Nitrogen pollution’s path to streams weaves through more forests (and faster) than suspected

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Sebestyen et al. Unprocessed atmospheric nitrate in waters of the Northern Forest Region in the USA and CanadaEnvironmental Science & Technology, 2019; DOI: 10.1021/acs.est.9b01276

Scientists have completed one of the largest and longest examinations to trace unprocessed nitrate movement in forests. The team found that some nitrate occasionally moves too fast for biological uptake, resulting in ‘unprocessed’ nitrate bypassing the otherwise effective filter of forest biology.

The study links pollutant emissions from various and sometimes distant sources including industry, energy production, the transportation sector and agriculture to forest health and stream water quality.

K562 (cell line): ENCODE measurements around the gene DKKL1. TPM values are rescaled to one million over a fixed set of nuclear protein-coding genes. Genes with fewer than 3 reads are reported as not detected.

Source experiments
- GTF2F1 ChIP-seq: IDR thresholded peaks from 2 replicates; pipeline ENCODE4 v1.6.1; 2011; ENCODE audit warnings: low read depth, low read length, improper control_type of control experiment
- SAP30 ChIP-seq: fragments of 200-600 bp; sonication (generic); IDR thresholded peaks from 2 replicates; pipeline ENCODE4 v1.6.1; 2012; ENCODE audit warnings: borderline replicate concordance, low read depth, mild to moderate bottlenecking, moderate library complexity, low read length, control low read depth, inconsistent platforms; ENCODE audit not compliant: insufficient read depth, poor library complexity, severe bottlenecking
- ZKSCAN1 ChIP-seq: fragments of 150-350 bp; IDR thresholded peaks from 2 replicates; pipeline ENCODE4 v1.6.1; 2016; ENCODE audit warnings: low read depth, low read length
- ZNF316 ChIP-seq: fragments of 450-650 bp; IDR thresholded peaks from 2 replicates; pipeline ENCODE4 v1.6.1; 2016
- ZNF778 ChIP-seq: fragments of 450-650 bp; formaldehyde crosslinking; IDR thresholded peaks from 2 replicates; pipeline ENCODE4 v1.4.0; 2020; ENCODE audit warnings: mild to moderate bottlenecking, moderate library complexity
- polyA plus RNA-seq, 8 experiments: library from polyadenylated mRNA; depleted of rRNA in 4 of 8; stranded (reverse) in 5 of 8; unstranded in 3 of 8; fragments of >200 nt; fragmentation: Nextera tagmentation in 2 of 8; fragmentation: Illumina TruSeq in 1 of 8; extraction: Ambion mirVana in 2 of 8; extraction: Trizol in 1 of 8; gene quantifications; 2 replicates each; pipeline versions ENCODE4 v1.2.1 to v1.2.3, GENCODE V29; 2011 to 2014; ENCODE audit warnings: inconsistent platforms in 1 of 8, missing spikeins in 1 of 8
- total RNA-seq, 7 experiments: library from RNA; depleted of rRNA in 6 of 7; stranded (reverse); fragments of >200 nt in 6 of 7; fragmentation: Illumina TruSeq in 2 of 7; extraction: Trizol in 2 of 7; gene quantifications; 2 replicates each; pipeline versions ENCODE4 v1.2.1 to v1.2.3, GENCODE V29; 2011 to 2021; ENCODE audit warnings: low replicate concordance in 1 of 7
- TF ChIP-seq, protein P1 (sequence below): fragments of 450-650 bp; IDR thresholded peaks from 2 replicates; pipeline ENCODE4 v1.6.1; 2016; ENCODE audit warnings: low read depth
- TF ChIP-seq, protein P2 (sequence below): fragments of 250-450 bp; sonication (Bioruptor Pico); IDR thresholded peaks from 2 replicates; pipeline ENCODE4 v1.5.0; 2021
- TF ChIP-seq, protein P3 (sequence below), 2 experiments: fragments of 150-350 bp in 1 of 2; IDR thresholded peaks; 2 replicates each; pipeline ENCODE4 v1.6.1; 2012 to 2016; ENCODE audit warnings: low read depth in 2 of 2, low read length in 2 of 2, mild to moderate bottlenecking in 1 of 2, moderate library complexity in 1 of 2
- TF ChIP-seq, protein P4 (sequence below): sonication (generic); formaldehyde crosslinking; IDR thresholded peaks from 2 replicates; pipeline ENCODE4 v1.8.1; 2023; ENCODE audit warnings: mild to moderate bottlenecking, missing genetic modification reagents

“Nitrogen is critical to the biological productivity of the planet, but it becomes an ecological and aquatic pollutant when too much is present,” said Stephen Sebestyen, a research hydrologist with the USDA Forest Service’s Northern Research Station based in Grand Rapids, Minn., and the study’s lead author….

“From public land managers to woodlot owners, there is a great deal of interest in forest health and water quality. Our research identifies widespread pollutant effects, which undermines efforts to manage nitrogen pollution.”